Two Georgia men who spent 25 years in prison were released last week after their murder convictions were overturned when podcasters and their lawyers uncovered new evidence proving their innocence.
Darrell Lee Clark and Cain Joshua Storey were teenagers when they stood trial in January 1998 for the shooting death of their friend Brian Bowling, 15, at a party in 1996, according to a statement from the non-profit organization lucrative Georgia Innocence Project also known as GIP County Police.Floyd initially believed Storey’s account of the shooting that he was in the room with Bowling when he died in a accident while playing Russian roulette. Moments before the fatal shooting, Bowling was on the phone with his girlfriend and told her he was playing Russian roulette with a gun brought by his best friend, Storey, the GIP said.
Storey was initially charged with manslaughter for supplying the gun to his best friend, according to the Innocence Project.
However, after insistence from the distraught Bowling family, the GIP said that within days of speaking to a party host, police turned Storey’s charge to murder and also connected Clark to the case by as a co-accused, despite the fact that he had a corroborated alibi. .
State prosecutors argued the two teens conspired to kill Bowling in an act of revenge, the GIP said.
“You never think something like this is going to happen to you,” Clark said in the statement. “I never thought I would spend more than half my life in prison, especially for something I didn’t do. I’m just glad the truth is finally coming out after 25 years. I am so grateful to the Georgia Innocence Project and Proof Podcast for what they have done. Without them, I would still be in prison.
Clark and Storey were released from jail on Thursday after motions were filed on their behalf for a new trial, their attorneys said. The Rome Judicial District Attorney’s Office agreed that Clark’s conviction should be overturned and dismissed all charges against Clark, exonerating him from Bowling’s death, the GIP said.
“We’re thrilled, thrilled that he’s finally home after all this time. It’s even better that it’s in time for the holidays,” Clark’s attorney, Meagan Hurley, told NBC News. Twenty-five years is an incredibly long time to spend in prison for a crime you didn’t commit.”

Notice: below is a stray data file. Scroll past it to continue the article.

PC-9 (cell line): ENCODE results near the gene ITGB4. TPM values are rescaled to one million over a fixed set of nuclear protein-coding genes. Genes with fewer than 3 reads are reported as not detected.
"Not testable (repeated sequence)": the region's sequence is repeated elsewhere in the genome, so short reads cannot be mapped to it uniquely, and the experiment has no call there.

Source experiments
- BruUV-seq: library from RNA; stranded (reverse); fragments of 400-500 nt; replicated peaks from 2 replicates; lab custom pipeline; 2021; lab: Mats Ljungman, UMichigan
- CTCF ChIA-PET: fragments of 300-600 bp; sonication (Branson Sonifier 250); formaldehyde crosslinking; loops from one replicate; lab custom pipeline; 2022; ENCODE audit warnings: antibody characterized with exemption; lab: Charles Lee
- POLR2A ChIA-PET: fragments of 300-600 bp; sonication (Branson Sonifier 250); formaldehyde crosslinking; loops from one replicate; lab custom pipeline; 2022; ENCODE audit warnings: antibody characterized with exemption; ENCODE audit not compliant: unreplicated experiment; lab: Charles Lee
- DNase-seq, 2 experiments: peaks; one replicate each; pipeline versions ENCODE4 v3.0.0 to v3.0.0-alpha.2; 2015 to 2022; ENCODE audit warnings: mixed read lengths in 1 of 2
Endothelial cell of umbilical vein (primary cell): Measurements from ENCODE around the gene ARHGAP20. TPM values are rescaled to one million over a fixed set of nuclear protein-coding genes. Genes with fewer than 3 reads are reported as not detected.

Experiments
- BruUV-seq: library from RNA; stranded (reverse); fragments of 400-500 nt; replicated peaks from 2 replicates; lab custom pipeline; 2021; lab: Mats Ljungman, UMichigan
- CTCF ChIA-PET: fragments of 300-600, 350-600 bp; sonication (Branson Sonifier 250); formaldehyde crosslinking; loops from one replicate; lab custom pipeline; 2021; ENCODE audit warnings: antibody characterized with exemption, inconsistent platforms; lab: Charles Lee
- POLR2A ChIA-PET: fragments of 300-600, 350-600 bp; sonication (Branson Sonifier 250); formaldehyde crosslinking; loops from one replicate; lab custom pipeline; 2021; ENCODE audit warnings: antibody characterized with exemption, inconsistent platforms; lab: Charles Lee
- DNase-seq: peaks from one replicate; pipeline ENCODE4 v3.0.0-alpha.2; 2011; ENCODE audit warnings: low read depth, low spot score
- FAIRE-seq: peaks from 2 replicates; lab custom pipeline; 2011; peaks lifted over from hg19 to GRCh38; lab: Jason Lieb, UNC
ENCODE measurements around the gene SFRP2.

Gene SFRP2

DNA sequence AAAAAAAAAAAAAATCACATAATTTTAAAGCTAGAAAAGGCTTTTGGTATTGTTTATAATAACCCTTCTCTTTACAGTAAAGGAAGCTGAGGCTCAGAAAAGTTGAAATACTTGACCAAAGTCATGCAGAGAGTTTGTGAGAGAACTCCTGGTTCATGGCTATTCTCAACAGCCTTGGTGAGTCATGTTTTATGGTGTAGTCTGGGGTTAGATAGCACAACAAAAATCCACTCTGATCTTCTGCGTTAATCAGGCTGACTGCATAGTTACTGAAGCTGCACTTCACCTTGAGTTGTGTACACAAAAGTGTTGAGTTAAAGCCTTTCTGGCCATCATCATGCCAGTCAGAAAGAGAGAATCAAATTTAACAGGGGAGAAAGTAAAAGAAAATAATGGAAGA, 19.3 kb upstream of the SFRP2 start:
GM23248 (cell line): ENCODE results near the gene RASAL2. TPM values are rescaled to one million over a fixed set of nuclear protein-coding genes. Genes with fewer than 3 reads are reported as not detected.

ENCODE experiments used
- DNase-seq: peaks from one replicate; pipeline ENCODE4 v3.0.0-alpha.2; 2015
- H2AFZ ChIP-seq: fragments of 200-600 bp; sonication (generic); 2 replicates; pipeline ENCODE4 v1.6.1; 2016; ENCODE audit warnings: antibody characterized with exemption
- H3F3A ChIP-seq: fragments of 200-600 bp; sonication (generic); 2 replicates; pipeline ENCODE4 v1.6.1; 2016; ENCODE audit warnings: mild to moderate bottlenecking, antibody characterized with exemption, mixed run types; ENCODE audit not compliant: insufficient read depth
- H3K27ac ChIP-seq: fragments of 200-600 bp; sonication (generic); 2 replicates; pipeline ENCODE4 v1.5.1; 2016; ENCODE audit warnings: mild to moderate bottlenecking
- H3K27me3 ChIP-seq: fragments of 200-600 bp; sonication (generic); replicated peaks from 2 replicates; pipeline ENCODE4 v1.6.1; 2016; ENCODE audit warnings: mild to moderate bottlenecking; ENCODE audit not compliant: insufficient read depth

Hurley credited the Bowlings with ultimately having a change of heart over the death of their loved one.
“They entered this process with an open mind. They were ready to listen to what podcasters had to say, and ultimately, lawyers,” Hurley said. “And kind of reassessed what the evidence really was and came to the conclusion that, frankly, the first time around, everyone got it wrong.
A motion has been filed for Storey arguing he is innocent, his attorney, Luke Martin, told NBC News on Monday.
Storey pleaded guilty to manslaughter and a 10-year prison sentence, Martin said. But because it was his first offense, Martin’s conviction was immediately expunged from the record, Martin said.
“He likes to recover from the life he missed,” Martin said. “He feels vindicated. He says he is innocent. He’s telling everyone the truth about what’s been going on for 25 years.
The state’s case against Clark and Storey rested largely on two key witnesses, according to the GIP. Podcasters Susan Simpson and Jacinda Davis, behind the “Proof” podcast, began interviewing witnesses related to the case in late 2021.
Podcasters could not immediately be reached on Monday.
Their investigation revealed that the hostess of the party, a key witness, had been coerced by police into giving false testimony about statements Clark and Storey allegedly made. Podcasters also discovered that a hearing-impaired man, who was also a key witness, saw an unrelated but factually similar shooting in 1976 and was unable to separate the facts of that case from Bowling’s death in 1996, according to GIP. . It was learned that the hearing-impaired man had never seen Clark running in Bowling’s yard when Bowling was shot, which was the prosecution’s theory.
Martin said that for some reason the police at the time were not interested in learning the truth about Bowling’s death.
“An autopsy in the case would have solved the problem, but they refused to get an autopsy,” Martin said. “This autopsy would have shown that it was a self-inflicted gunshot wound.”
According to the GIP, to support its theory of intentional homicide, the public prosecutors relied on the testimony of the coroner, who had no medical training.
The coroner testified that his “hunch” told him that the gunshot wound could not have been self-inflicted as it was not a close contact injury, according to the IPTF.
No one from the Floyd County Police Department could be immediately reached for comment Monday.
Madelyn Urabe contributed.